Sunday, July 26, 2009

Sally Forth's Rainbow

"A screaming comes across the sky. It has happened before, but there is nothing to compare it to now."

Sally Forth (a rather sweet, if plain vanilla comic strip) cribbed the opening to Gravity's Rainbow (a snarling pit bull of a Nabokovian novel portraying Tyrone Slothrop's flayed-alive descent into the polymorphous perversity of a postmodern techno-hell) for its Sunday strip.

What's next? Linus and Snoopy on acid reprising the opening to Fear and Loathing in Las Vegas ...?

"We were somewhere around Barstow on the edge of the desert when the drugs began to take hold ...


Saturday, July 25, 2009

Robot does not eat corpses

Robot 'not a corpse eater'

Inventors of a US military robot that powers itself by devouring everything in its path are trying to quash publicity that it will feed on human or animal flesh.

The Guardian says that the Energetically Autonomous Tactical Robot ploughs through trees, grass and even, according to reports, dead bodies.

Headlines have labelled the machine a "corpse eater" and "creepy". The machine's inventors say that it does power its engine by digesting organic material.

"We completely understand the public's concern about futuristic robots feeding on the human population, but that is not our mission," said Harry Schoell, the chief executive of Cyclone Power Technologies, one of the companies behind the machine. "We are focused on demonstrating that our engines can create usable, green power from plentiful, renewable plant matter."

Gee. I feel better now.

"Our robot does not eat corpses ... as such."

This is sorta like that SNL skit where the chain of funeral homes had a slogan: "We do not sleep with your dead."

If you have to deny it, it's hardly reassuring.

Friday, July 24, 2009

Into the memory hole

Kindle users who had purchased selected works by George Orwell, including “1984” and “Animal Farm,” were taken aback recently after receiving a notice saying that the selected works had been removed from their Kindle and their money returned.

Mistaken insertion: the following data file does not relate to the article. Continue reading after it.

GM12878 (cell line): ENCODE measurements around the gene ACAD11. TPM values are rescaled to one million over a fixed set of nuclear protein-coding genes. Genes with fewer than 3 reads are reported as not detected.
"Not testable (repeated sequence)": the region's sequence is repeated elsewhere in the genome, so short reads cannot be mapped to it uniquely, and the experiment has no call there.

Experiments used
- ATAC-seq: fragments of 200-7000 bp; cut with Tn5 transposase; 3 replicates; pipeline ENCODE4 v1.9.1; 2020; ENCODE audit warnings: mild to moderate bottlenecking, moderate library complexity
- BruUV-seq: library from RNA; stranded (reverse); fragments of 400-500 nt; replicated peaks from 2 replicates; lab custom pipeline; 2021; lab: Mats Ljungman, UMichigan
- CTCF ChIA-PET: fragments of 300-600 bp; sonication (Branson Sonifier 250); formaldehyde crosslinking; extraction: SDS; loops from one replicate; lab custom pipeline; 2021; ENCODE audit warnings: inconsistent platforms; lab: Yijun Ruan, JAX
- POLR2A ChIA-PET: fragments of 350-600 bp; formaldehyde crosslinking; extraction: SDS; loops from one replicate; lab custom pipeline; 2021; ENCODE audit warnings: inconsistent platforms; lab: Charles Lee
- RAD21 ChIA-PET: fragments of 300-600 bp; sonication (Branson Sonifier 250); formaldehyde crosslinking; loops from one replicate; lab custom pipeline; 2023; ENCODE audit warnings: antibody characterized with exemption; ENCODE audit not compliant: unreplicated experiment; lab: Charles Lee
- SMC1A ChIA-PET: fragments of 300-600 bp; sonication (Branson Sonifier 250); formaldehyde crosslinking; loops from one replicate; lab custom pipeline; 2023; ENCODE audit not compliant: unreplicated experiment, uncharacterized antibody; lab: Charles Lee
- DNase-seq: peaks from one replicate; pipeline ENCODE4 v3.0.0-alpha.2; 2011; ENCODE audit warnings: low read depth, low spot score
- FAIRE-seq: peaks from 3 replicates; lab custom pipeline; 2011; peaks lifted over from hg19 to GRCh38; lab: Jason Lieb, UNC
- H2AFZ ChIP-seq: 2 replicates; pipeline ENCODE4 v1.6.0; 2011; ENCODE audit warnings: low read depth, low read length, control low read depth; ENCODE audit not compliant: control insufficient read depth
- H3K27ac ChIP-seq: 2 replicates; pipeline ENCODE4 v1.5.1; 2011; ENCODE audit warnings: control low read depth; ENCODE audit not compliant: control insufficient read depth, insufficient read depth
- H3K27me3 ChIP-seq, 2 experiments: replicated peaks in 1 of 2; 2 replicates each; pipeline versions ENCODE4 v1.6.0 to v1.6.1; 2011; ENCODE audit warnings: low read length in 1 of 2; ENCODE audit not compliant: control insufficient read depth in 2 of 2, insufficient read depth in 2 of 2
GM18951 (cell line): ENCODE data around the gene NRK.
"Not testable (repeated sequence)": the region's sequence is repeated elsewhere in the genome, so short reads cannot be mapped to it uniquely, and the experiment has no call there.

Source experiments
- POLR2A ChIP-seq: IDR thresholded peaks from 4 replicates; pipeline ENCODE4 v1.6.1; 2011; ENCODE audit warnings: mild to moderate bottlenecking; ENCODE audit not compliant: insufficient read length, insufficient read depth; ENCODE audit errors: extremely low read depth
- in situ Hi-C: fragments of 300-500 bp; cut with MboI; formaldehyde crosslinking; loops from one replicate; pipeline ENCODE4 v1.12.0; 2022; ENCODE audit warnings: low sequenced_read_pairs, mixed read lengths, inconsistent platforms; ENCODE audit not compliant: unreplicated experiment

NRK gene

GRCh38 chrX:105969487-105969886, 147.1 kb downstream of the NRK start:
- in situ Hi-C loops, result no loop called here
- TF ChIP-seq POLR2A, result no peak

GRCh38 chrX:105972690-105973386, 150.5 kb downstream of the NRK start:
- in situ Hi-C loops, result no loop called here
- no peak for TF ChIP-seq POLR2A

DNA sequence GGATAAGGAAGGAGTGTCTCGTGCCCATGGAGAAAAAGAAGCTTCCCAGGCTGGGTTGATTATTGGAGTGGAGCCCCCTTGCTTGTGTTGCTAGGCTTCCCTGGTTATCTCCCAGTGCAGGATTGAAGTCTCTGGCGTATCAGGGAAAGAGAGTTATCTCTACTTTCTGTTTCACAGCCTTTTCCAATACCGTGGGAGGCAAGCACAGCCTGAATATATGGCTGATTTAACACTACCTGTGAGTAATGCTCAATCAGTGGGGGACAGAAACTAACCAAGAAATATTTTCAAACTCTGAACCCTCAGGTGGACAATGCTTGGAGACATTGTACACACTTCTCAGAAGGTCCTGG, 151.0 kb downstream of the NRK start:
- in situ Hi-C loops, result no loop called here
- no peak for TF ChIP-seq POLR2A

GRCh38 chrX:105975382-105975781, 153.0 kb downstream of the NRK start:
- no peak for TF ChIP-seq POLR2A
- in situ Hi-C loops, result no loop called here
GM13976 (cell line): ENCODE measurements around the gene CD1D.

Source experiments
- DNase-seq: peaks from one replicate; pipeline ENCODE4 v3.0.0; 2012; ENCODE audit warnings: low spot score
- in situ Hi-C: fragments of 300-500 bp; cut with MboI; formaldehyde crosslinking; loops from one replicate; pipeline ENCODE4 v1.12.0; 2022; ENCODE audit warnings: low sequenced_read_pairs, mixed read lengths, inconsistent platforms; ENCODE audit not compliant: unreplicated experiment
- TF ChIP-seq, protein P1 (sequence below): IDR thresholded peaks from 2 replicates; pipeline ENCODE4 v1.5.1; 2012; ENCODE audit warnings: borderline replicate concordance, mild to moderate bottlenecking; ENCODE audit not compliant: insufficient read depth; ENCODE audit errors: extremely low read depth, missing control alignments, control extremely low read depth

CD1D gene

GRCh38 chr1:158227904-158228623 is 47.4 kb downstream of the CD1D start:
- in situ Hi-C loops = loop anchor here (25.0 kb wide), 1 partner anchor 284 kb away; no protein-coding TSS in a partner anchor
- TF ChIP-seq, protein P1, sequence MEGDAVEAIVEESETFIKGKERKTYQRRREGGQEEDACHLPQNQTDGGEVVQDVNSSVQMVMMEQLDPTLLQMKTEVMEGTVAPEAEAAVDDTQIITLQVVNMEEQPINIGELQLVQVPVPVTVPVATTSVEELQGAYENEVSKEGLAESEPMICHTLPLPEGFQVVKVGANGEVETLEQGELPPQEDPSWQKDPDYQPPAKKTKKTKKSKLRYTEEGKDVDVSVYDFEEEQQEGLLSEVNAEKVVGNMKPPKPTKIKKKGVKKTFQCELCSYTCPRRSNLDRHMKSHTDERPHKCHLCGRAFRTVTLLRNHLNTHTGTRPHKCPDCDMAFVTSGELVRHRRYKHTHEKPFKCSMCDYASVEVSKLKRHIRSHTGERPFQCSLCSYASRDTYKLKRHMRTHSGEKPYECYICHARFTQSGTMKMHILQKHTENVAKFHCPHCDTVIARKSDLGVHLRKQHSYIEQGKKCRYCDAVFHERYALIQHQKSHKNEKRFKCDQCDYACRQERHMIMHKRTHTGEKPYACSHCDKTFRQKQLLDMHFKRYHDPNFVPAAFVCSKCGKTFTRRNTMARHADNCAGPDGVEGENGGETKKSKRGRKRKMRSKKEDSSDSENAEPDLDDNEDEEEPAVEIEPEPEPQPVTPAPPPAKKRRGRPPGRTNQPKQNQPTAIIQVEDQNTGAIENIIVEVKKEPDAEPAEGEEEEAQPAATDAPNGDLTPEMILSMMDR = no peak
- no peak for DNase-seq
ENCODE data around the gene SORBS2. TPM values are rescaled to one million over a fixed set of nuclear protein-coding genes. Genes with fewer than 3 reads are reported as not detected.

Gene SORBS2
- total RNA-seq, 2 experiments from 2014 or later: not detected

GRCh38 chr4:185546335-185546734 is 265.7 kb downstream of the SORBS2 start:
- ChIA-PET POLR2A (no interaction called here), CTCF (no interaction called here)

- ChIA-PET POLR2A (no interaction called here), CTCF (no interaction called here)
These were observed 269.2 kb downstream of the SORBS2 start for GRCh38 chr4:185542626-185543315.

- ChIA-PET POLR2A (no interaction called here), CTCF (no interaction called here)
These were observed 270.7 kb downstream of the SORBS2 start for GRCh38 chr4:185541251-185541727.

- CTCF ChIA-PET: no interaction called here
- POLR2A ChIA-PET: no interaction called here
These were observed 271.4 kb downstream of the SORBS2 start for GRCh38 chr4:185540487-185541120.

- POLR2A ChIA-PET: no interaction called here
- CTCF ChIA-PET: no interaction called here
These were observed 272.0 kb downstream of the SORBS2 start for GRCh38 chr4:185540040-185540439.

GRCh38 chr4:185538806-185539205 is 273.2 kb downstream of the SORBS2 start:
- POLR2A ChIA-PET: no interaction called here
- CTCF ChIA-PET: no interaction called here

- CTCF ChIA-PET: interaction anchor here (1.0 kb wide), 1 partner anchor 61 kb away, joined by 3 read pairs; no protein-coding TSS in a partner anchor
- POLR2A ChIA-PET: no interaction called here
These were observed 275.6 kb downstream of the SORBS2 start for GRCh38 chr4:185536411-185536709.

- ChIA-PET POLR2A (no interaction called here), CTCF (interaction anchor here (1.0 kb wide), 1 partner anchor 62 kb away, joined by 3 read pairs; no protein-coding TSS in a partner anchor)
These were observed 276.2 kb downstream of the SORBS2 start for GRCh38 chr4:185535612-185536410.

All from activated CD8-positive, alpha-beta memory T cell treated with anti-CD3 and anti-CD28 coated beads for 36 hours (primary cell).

OK. The Kindle being what Jonathan Zittrain calls a "tethered appliance," the folks at the top have a backdoor to come in and digitally scrub any intellectual property they feel doesn't belong there. It's sorta like having a bookshelf of self-burning books that could be emflamed by remote control.

In this case, 1984 and Animal Farm were turned to digital ash over an intellectual property dispute. Considering the books in question ...

Kinda ironic, ain't it?

PS: I like that sexy look Julia is shooting Winston on this vintage 1950s pulp fiction-style cover.

Monday, July 20, 2009

Blue Moon

The problem with space is earth.

I.e.: a space-faring infrastructure has to be created on earth, first, before space exploration becomes feasible.

Consider the analogy of Columbus. Yes, he explored the New World. But he did it on the back of existing exploration technology and infrastructure. He didn’t invent boats, sails and tackle; or maps compasses, stellar reckoning and other navigation technology; or the ability to store large quantities of food (however rancid). Once he discovered the New World (and those poor, unlucky folks on Hispaniola); a technology existed in Europe to quickly send follow up voyages to exploit the hell out of them.

This would not have been feasible if, say, Columbus had arrived in a disposable Santa Maria that shot across the Atlantic like a cannonball while burning up in stages, then landed him on a beach with another disposable cannon-craft that would shoot him back – if he was lucky and his European pals could fish him out of the ocean – alive.

Werner Von Braun – the original visionary behind NASA’s space program – thought long term. He was very clear on the need to create practical, space-faring infrastructure. He wanted to build a low-orbit space station. Then a high orbit station. Than a temporary moon base. Then a permanent base. He wanted to colonize the moon, Mars and beyond – in very clearly worked out, practical stages. First things first; one thing at a time.